Apple’s OS X El Capitan is slated for release in fall, and with this season right around the corner, the OS will soon be available for those who wish to install it. While it is largely similar to OS X Yosemite, El Capitan does include a number of improvements that should enhance both your workflow and the overall snappiness of the OS. These alone may be good reasons to upgrade, but as with any upgrade or update, there is always a chance that something may go wrong when you install it, so it is good to take a few steps to help prevent this.
Check whether your Mac will run it
Generally the first step is to ensure your Mac is capable of running a software update; however, this should be a pretty seamless concern for a couple of reasons. For one, the system requirements for El Capitan are the same as those for Yosemite, so if you have Yosemite installed, then you will only benefit from the enhancements offered by El Capitan. Secondly, when you purchase the upgrade (for free) from the App Store, the update should screen your system for compatibility and issue a warning if an incompatibility is detected.
Overall, the systems that will run El Capitan are the following:
- iMac (Mid 2007 or newer)
- MacBook Air (Late 2008 or newer)
- MacBook (Late 2008 Aluminum, or Early 2009 or newer)
- Mac mini (Early 2009 or newer)
- MacBook Pro (Mid/Late 2007 or newer)
- Mac Pro (Early 2008 or newer)
- Xserve (Early 2009)
General preparation for OS X upgrades
If your system checks out, then now is the time to ensure your Mac is prepared for the upgrade. This primarily means to check your current software installations for compatibility, but also to check your system for any current problems, and address them as best you can.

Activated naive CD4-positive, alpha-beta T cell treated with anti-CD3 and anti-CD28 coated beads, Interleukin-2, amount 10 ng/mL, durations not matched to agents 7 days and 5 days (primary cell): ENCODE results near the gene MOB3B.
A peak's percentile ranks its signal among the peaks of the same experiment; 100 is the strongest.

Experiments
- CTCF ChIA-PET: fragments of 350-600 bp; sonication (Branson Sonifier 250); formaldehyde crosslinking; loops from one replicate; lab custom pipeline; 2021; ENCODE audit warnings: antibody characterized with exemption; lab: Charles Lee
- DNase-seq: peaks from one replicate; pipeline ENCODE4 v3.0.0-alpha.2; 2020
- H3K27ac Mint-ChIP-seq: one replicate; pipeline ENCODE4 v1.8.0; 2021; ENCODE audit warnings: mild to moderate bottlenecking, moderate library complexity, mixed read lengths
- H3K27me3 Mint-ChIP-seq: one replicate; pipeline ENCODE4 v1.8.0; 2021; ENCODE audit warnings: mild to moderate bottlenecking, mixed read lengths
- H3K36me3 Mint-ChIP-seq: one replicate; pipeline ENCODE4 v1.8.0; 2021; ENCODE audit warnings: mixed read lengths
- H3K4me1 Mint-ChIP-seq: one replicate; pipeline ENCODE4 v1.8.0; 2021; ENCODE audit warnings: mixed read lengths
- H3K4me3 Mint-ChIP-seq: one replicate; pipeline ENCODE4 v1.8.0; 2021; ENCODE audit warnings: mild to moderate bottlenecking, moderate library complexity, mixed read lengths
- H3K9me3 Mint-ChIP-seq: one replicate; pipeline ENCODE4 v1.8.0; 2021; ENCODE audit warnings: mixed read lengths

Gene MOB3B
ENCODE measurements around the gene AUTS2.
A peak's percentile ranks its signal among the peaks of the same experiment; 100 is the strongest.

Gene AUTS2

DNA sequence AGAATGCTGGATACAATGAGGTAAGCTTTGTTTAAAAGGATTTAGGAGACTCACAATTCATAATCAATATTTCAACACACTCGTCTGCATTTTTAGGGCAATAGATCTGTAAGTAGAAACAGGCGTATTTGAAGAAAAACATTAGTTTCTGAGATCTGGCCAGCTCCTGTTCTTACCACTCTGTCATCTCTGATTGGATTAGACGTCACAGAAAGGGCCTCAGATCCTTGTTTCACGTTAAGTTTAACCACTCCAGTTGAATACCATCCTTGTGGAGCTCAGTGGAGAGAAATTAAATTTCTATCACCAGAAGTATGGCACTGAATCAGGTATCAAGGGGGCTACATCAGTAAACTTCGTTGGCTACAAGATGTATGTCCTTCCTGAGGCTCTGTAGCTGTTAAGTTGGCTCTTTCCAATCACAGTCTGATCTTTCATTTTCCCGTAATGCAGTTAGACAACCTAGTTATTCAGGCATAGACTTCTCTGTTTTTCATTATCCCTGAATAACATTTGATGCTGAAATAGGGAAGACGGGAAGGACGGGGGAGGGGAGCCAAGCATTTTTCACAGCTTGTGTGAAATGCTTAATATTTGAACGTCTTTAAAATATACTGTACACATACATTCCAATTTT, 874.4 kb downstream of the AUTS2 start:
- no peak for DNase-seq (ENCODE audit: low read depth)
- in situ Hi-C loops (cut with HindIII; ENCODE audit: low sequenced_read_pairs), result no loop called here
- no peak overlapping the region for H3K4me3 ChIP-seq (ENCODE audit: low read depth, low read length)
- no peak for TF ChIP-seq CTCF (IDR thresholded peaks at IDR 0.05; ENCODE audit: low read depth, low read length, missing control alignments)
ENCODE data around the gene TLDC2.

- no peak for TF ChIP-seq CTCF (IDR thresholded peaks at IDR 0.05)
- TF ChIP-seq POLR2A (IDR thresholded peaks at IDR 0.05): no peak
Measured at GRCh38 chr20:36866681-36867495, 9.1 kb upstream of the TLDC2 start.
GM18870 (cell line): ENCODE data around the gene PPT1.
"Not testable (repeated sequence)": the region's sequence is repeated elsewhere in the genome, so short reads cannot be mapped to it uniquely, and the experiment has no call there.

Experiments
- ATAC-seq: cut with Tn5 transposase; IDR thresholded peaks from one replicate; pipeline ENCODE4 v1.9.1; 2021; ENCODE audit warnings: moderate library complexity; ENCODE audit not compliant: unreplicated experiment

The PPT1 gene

First, be sure in the upcoming weeks that you use developer-provided updaters to regularly check for and install the latest updates for your various applications, especially if they are background tools like firewalls, system scanners, system tweaks and “haxies,” or other lower-level modifiers that require kernel extensions or other modifiers. Open your programs or associated utilities, and look in the menus or preference panes for any updating routines, and be sure you install the latest versions. To determine what is installed, check the menu bar for various menu extras, and open both your Applications folder and the Utilities folder on your system, display the contents in list view, and then scroll through them. If there are any programs you do not use, look into removing them, but otherwise spend some time searching each on the App Store or the Internet, and be sure every one is updated.
Abide by software update warnings, and seek out updaters for all of your software, to ensure it is up to date for the most compatibility with the latest version of OS X.
Next, check your Mac for any errors before updating. In general, this means that if you are experiencing current problems, look into fixing them first. This can be anything from a general slow-down, to applications unexpectedly quitting. Granted sometimes installing an upgrade will overwrite problematic system files and fix problems, so its not necessarily a requirement to fix current issues, but do give it your best effort before installing an entire OS upgrade. Some of the fixes you can look into are the following:
- Free up hard drive space by clearing out items from your Downloads folder, or other locations where you might be storing files that are more temporary in nature.
- Use Disk Utility to check your boot drive for errors.
- Uninstall old or incompatible hardware.
- Consider scanning your system for malware using a reputable and light-weight malware scanner, such as Sophos home edition, or MalwareBytes’ Anti-Malware for Mac (formerly AdwareMedic).
- Reboot into Safe Mode (hold the Shift key at startup), and then reboot normally, as this basic step will run some basic maintenance routines.